nashville public art

Nashville murals, street art, graffiti, signs, sculptures and more


Schools and Universities

Breaking through


Across the street from The Gallatin and Straightway Gallery is this Eastside Murals production celebrating Lincoln Tech, what was once known to Nashvillians as Nashville Auto Diesel College. Ian Lawrence and Sterling Goller-Brown of Eastside Murals have done a number of pieces in town, such as the one featured in The cats are loose. Lincoln, and Auto-Diesel before it, of course features a fair amount of training in the automotive arts, and its students can often be seen crossing the street to shop at Jerry’s Market, centerpiece of the Gallatin and Straightway Gallery.

Located at 1524 Gallatin Avenue. The mural is on the south side of the building and actually faces Strouse Avenue. A fair amount of parking, though a little less when classes are in session. Plenty of street parking nearby. Vroom-vroom!


On here grows no leaves

Tree statue Vanderbilt art Nashville

The older part of Vanderbilt University campus, roughly that part bordered by West End to the north and the medical center to the south, between 21st and 24th Avenues, is something of a sculpture garden. Scattered around the grounds are a few statues of people important in Vandy history, as well as some more abstract and “art for art’s sake” pieces. This is my favorite, the “Tree of Learning,” by Greg Wyatt (2000), a gift of the Newington-Cropsey Association. Look close and you’ll notice the trunks are made of human forms. The tree, appropriately, is directly in front of the entrance to the main library, though it wouldn’t look too out of place in front of a haunted house!

Located in front of the Jean and Alexander Heard Library on Library Lawn on the Vanderbilt campus. The library backs up onto 21st Avenue near the corner with Scarritt Place. If you know where SATCO is, just cross the street there and walk up the stairs straight ahead that lead up to Library Lawn. Parking anywhere near Vanderbilt is problematic. Expect to pay or walk a few blocks. Wander the grounds to see the rest of the sculptures. The library has open stacks, so pop in and learn something!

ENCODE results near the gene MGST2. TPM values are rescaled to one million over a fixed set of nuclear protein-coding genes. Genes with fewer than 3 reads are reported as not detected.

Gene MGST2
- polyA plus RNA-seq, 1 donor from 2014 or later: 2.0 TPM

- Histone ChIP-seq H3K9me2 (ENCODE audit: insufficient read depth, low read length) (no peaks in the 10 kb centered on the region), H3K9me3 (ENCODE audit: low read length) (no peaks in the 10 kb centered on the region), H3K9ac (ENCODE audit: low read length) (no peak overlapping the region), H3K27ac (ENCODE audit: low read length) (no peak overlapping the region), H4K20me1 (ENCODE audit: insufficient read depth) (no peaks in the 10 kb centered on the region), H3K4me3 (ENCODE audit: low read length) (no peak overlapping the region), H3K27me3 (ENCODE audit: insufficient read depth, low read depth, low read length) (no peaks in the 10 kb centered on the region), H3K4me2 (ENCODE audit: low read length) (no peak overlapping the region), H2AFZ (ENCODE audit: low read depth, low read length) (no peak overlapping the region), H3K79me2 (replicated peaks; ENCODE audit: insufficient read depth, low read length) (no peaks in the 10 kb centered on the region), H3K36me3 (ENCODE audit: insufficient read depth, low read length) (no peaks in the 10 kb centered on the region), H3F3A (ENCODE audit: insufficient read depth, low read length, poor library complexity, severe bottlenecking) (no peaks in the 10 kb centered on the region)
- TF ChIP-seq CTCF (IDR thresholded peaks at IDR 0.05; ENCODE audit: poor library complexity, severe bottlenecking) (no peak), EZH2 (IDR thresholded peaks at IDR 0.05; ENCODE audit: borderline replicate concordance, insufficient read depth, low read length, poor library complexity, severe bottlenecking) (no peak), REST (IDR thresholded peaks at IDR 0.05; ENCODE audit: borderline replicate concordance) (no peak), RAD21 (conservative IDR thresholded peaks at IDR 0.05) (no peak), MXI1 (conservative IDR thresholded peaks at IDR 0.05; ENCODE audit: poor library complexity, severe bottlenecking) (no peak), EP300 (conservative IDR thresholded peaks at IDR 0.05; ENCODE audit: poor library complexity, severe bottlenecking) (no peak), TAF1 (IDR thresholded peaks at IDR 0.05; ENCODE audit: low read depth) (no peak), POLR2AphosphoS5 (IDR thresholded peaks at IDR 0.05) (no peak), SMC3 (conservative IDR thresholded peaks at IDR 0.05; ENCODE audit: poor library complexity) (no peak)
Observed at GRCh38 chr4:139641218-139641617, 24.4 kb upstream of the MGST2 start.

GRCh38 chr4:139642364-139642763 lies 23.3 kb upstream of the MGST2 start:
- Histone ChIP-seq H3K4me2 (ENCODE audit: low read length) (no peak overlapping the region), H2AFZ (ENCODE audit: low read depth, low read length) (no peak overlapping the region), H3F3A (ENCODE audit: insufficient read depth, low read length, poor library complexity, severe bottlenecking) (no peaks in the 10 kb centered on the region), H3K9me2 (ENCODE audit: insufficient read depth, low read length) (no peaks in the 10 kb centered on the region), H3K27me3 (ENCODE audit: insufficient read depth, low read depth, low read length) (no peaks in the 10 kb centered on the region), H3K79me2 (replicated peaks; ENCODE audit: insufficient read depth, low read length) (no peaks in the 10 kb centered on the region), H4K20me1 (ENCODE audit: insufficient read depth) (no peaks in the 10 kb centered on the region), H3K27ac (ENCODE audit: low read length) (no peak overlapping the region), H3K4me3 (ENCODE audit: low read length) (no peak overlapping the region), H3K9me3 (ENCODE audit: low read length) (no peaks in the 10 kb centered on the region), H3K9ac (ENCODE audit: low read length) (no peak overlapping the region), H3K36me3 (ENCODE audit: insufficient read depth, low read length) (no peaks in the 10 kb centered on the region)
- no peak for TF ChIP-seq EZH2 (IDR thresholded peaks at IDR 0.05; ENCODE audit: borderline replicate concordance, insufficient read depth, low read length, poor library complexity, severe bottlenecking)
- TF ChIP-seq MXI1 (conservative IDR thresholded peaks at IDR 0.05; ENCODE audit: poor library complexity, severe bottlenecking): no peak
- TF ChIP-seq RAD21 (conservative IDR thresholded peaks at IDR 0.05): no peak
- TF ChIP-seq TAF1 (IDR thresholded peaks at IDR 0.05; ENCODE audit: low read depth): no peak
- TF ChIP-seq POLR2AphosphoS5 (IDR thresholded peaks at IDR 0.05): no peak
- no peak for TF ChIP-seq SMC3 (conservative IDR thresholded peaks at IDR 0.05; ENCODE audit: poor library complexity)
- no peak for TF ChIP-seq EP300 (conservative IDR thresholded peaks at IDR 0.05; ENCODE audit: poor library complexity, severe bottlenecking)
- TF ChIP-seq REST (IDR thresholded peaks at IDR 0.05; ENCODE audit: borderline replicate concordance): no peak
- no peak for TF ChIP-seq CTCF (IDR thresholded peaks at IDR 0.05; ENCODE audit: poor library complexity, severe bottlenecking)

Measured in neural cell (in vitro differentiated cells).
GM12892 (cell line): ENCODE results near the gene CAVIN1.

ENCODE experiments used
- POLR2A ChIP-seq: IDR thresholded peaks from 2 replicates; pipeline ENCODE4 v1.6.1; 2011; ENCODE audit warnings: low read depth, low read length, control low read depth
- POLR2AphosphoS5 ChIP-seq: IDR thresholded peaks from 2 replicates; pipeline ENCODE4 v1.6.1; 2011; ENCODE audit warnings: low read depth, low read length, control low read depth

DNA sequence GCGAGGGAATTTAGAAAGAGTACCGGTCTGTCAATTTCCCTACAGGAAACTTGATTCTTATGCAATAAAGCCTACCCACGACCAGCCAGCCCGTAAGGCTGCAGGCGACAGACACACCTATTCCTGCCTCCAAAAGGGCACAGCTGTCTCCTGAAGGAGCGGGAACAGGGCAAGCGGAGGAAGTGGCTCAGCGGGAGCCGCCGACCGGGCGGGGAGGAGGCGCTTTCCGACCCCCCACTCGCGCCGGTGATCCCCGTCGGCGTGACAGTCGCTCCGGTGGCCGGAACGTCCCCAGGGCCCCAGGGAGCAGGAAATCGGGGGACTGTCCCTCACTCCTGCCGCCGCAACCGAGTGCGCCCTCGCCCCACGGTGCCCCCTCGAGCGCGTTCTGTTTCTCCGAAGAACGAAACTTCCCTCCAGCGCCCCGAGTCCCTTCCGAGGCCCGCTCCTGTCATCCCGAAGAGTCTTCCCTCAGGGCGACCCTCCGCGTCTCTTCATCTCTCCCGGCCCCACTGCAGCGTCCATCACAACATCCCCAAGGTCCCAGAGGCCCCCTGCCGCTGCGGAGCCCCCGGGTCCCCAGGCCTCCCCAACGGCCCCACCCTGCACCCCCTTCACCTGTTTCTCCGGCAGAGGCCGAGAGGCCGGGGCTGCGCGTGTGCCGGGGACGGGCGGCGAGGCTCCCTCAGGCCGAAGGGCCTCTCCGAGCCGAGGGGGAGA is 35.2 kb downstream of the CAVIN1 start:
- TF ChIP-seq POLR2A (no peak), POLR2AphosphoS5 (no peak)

Tree statue Vanderbilt art Nashville

She blinded me with science!

STEM mural street art Nashville
The STEM Preparatory Academy on Foster Avenue in South Nashville sports this prominent display invoking the circuitry that students no doubt learn about. There’s no signature on this trompe l’oeil piece — perhaps a collaboration with the Nashville School of the Arts next door? That juxtaposition raises all kinds of possibilities! UPDATE: This is a Murals and More piece by Michael Cooper. It’s featured prominently on his website.

Located on the TPS Complex on Foster Avenue, in the 1100/1200 block. The mural faces west, and is visible from the road across a green space. No street parking, and on the weekends the parking lots are closed, so you have to park at one of the companies across the street and pretend you didn’t see the “no trespassing” sign at the complex entrance. It’s small. This is a school, so seeing it during the week may depend on school visiting policies.

Run, run, run!

Wilma Rudolph statue Nashville TSU
How public is art on a campus slowly being encircled by fences and gates? Well, even if the TSU campus were locked up tight, this lady would be visible from the road. Built about six years ago, at 46 feet tall the Olympic Statue (sometimes called the Olympian Statue or the Olympic Torch Runner Statue) was created by TSU art professor Jane-Allen McKinney. It honors the long history of TSU Olympians, notably Wilma Rudolph, who won three gold medals for running events in 1960 and a bronze in 1956. The names of TSU Olympians are inscribed on the base.

Located on the TSU campus, off Dr. Walter S. Davis Blvd., near the Gentry Athletic Complex. Virtually impossible to miss.

Olympian statue Nashville TSU

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